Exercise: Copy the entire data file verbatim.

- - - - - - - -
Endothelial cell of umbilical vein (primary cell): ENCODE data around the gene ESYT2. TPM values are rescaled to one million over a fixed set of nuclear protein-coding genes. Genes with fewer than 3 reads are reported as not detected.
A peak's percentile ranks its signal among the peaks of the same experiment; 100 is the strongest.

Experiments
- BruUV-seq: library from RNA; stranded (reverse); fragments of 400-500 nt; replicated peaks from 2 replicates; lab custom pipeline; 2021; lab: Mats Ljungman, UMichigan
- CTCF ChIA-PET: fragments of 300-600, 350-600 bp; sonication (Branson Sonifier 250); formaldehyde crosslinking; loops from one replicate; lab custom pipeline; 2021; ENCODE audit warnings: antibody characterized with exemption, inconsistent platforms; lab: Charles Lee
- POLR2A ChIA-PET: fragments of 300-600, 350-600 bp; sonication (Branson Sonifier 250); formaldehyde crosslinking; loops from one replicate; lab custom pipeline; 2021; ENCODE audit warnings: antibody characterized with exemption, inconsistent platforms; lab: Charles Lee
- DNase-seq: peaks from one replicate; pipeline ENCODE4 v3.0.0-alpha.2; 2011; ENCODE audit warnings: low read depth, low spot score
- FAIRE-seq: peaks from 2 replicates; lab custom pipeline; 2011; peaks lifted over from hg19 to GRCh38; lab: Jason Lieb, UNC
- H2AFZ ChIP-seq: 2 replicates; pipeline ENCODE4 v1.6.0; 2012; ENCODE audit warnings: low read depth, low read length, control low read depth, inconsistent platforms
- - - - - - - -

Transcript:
Endothelial cell of umbilical vein (primary cell): ENCODE data around the gene ESYT2. TPM values are rescaled to one million over a fixed set of nuclear protein-coding genes. Genes with fewer than 3 reads are reported as not detected.
A peak's percentile ranks its signal among the peaks of the same experiment; 100 is the strongest.

Experiments
- BruUV-seq: library from RNA; stranded (reverse); fragments of 400-500 nt; replicated peaks from 2 replicates; lab custom pipeline; 2021; lab: Mats Ljungman, UMichigan
- CTCF ChIA-PET: fragments of 300-600, 350-600 bp; sonication (Branson Sonifier 250); formaldehyde crosslinking; loops from one replicate; lab custom pipeline; 2021; ENCODE audit warnings: antibody characterized with exemption, inconsistent platforms; lab: Charles Lee
- POLR2A ChIA-PET: fragments of 300-600, 350-600 bp; sonication (Branson Sonifier 250); formaldehyde crosslinking; loops from one replicate; lab custom pipeline; 2021; ENCODE audit warnings: antibody characterized with exemption, inconsistent platforms; lab: Charles Lee
- DNase-seq: peaks from one replicate; pipeline ENCODE4 v3.0.0-alpha.2; 2011; ENCODE audit warnings: low read depth, low spot score
- FAIRE-seq: peaks from 2 replicates; lab custom pipeline; 2011; peaks lifted over from hg19 to GRCh38; lab: Jason Lieb, UNC
- H2AFZ ChIP-seq: 2 replicates; pipeline ENCODE4 v1.6.0; 2012; ENCODE audit warnings: low read depth, low read length, control low read depth, inconsistent platforms